After a nearly five year battle, the LGBTQ community made huge gains Tuesday, Feb. 14 when the Jacksonville City Council voted to expand the Human Rights Ordinance.
The new HRO adds sexual orientation, gender identity and gender expression to the list of protected categories.
This means that gay, lesbian and transgender people can not be discriminated against in the workplace, the housing market or public accommodations (such as lockers rooms and bathrooms).
The bill passed 12-6 and was sent to the desk of mayor Lenny Curry. While Curry has not been a supporter of the bill, he neither signed nor vetoed the bill, thus making it law.
The controversial city council meeting was packed with supporters and dissenters, many who could not refrain from speaking out. Multiple times the city council president, Lori Boyer, had to ask those in the overflow room and library to respect council decorum.
UNF LGBT Resource Center Director, Kaitlin Legg, said she and several UNF students huddled together in her office and live streamed the council meeting.
Legg said UNF has protected against discrimination based on sexual orientation since 2005 and gender identity since 2010. But she believes now that Jacksonville itself is on board, the city will see more student retention after graduation.
One of the staunch fighters against the bill was councilman Bill Gulliford. He fought for small businesses and members of the religious community.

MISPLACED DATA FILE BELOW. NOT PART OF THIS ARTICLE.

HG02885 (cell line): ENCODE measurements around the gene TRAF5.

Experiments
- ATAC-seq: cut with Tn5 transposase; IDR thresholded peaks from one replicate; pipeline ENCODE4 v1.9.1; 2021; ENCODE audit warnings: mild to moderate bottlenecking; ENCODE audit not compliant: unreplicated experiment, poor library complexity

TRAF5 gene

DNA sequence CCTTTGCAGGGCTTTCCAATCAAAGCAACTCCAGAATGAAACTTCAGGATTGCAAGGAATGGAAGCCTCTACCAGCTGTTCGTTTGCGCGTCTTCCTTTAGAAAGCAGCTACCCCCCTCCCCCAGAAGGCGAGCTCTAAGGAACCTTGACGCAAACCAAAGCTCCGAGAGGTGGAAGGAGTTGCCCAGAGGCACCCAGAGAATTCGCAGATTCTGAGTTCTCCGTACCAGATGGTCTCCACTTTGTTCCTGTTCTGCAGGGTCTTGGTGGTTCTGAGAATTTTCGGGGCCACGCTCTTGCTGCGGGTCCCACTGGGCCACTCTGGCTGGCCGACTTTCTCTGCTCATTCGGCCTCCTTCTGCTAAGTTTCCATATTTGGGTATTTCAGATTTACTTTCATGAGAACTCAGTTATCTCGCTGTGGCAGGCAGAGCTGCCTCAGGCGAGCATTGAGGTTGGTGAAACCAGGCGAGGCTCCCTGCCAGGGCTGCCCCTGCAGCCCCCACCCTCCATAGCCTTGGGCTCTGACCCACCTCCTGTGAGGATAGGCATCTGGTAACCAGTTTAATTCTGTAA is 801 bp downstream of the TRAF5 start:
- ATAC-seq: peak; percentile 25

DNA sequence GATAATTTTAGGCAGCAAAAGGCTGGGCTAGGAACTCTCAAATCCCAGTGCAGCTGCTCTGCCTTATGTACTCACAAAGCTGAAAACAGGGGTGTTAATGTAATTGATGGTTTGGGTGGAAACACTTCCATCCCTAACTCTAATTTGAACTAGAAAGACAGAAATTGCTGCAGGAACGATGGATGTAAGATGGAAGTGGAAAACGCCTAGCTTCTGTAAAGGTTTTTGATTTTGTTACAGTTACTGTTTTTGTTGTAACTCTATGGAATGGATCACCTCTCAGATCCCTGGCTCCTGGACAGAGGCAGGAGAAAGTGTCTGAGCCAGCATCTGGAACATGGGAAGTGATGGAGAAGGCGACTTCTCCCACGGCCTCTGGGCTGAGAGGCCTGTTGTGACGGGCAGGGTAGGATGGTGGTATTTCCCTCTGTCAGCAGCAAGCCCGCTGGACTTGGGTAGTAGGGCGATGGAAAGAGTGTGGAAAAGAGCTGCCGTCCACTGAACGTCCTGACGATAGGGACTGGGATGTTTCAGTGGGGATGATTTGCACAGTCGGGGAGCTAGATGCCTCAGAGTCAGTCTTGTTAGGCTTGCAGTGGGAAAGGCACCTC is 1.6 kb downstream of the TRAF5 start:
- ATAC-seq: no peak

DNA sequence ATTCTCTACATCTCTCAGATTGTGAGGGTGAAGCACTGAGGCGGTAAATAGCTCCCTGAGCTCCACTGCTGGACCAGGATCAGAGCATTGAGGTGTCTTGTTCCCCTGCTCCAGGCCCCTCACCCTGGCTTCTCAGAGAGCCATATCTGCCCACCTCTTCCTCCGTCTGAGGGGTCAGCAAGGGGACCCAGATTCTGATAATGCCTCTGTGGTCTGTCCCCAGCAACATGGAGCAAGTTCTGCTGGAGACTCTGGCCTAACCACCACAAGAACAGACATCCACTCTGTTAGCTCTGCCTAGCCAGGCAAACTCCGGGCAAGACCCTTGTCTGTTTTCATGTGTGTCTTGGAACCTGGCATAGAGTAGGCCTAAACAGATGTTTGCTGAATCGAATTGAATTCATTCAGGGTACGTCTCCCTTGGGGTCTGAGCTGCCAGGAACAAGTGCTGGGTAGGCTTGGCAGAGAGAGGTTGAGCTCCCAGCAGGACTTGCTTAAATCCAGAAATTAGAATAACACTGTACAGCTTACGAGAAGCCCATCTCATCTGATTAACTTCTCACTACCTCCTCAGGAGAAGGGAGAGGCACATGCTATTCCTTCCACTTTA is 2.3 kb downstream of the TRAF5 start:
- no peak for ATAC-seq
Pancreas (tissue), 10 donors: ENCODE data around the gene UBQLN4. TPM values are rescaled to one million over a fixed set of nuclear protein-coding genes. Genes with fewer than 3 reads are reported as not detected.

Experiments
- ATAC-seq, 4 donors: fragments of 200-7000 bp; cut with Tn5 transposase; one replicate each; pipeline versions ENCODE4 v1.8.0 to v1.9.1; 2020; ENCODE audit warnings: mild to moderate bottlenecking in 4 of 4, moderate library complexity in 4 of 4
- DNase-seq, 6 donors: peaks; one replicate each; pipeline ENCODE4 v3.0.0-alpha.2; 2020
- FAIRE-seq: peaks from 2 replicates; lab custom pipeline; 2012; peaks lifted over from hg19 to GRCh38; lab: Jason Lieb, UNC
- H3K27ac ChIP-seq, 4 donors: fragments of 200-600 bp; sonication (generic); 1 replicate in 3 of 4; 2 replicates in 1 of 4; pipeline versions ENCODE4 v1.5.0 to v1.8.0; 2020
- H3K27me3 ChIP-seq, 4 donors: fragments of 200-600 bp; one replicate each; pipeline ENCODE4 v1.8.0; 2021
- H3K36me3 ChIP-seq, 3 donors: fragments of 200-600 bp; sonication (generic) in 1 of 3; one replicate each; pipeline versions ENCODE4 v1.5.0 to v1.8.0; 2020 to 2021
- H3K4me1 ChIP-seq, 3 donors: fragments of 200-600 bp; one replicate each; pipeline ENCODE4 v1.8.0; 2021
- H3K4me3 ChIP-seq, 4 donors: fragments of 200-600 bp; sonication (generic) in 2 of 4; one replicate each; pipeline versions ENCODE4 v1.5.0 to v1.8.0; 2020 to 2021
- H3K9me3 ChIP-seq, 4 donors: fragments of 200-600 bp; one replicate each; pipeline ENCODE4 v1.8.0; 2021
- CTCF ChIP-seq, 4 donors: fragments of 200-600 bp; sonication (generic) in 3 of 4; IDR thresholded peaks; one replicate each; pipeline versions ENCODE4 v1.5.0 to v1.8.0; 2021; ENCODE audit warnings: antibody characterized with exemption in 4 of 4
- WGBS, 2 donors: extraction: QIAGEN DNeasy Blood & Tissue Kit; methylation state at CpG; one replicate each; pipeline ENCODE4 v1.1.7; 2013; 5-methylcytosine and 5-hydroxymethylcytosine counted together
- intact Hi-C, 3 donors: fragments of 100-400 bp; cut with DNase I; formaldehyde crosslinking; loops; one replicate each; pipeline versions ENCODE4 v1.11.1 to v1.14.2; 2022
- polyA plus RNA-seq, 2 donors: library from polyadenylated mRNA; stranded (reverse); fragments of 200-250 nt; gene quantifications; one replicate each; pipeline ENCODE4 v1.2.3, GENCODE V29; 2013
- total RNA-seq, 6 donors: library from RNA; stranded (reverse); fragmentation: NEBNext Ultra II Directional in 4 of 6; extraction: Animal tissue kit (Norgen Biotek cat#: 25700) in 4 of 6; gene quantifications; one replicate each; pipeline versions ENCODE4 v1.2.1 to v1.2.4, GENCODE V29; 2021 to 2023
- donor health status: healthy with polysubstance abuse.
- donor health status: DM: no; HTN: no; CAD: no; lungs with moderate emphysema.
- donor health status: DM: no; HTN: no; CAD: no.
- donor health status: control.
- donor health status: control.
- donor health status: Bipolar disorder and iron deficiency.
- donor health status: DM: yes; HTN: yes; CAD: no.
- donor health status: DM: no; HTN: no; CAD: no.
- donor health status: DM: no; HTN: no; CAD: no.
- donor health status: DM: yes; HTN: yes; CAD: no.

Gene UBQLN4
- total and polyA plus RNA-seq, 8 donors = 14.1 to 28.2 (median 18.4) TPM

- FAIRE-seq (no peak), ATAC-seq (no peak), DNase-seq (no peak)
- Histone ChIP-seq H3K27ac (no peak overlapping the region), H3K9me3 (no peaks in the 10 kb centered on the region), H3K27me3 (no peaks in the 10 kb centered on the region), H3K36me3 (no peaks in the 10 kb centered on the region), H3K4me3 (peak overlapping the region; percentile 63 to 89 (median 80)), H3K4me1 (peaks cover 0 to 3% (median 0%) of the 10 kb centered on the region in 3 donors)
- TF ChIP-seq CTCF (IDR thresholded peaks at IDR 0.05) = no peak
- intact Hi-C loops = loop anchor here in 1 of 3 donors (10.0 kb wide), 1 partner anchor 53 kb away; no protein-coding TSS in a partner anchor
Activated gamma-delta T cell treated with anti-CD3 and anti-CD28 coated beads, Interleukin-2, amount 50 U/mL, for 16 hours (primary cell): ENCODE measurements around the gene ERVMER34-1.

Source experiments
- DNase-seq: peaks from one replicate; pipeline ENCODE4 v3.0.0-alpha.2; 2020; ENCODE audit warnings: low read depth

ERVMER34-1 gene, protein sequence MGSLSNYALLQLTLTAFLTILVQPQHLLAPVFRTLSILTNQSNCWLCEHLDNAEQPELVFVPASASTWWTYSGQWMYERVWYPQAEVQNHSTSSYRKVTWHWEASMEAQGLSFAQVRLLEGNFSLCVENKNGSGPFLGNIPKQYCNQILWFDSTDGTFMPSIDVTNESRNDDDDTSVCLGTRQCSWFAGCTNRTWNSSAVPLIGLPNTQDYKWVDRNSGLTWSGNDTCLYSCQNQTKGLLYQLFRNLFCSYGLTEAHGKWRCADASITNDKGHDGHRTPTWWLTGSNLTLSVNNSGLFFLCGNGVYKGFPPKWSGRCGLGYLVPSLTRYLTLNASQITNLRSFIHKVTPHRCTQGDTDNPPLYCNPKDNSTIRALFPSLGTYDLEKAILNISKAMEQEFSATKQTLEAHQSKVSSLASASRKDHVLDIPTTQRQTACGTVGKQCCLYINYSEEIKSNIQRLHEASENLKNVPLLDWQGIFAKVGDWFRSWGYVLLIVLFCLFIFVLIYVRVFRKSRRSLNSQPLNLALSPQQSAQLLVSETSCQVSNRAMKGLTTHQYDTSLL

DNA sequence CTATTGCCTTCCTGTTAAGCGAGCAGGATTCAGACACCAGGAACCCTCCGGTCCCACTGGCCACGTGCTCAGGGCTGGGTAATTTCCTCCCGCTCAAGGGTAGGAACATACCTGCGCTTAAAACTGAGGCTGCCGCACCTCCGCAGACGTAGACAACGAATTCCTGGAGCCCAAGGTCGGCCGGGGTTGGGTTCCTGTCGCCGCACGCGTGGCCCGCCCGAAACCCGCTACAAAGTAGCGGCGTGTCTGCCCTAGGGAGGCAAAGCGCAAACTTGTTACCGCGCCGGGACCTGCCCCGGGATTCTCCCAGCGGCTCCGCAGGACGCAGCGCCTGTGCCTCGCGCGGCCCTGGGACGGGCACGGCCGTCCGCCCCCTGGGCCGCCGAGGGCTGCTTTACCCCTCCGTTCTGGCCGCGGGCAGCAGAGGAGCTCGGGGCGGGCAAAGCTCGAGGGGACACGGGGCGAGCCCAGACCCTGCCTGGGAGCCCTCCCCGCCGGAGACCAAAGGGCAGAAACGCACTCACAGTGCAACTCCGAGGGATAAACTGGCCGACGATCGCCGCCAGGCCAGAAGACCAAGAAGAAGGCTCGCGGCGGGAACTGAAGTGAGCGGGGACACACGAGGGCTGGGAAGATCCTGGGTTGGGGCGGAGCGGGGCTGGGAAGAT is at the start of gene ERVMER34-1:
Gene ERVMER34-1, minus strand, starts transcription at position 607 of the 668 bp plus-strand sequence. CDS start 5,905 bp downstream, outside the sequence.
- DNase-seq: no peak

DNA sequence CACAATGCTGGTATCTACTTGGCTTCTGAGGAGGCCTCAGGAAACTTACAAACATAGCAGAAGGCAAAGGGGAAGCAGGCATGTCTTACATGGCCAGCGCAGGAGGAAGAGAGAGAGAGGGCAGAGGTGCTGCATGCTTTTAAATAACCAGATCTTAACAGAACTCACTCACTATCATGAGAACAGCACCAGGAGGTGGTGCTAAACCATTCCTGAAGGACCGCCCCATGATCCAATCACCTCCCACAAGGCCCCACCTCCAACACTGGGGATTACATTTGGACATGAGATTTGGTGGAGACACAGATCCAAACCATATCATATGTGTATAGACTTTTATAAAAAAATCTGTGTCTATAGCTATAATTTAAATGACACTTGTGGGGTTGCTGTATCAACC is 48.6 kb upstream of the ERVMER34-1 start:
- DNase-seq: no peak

Gulliford tried to make an amendment to the bill allowing it to go to a referendum, where the public would vote yes or no, but it was struck down by the council.
In regards to the opposition Legg said she was disheartened, but glad to see a majority of people still supported the bill.
“It was disheartening to see some of our council members add all these amendments to water down the bill, but it felt really good that most of those amendments weren’t approved,” Legg said.
One of the main worries of the opposition was that small businesses would be financially burdened by increased lawsuits against them. However, Jim Love, a sponsor of the bill, said that in cities like Tampa, where the HRO is passed, there has not been an increase in lawsuits.
Gulliford also tried to pass an amendment that would keep transgender people off the bill, which failed 13-5.
One other noteworthy aspect about the bill is the religious exemption. The bill allows for religious organizations to be exempted from the ordinance, with the Jacksonville Human Rights Commission having the final say on what is a religious organization and what is not.
Angel Kalafatis, Mentor Program Coordinator of the UNF LGBT Resource Center, said she felt a little disconnected from the decision because she wasn’t actually at the council meeting, but she said when it finally sank in she felt joy and excitement.
“I was excited because it gave me a chance to talk to my kids about it, and I like looking for those excuses to have conversations like that with my kids. We all celebrated this morning when the kids got up,” Kalafatis said.
Karlene van der Jagt, UNF junior, nutrition, believes that it’s great that the bill passed.
“Well the LGBT community is really growing and they’re more open now than in the past, I’m really happy about that. People get to know them and get to communicate better with them too,” Van der Jagt said.
Another UNF student is glad that the city of Jacksonville has made such strides in fighting discrimination.
John Masterson, junior, health administration, said that he’s always thought including everyone is the right thing to do.
“I think UNF has a really diverse group of students, so I think that [the decision] will be in favor of a lot of people. I think a majority of people at UNF will accept it, there’s always going to be a few that won’t, but I think the majority will,” Masterson said.
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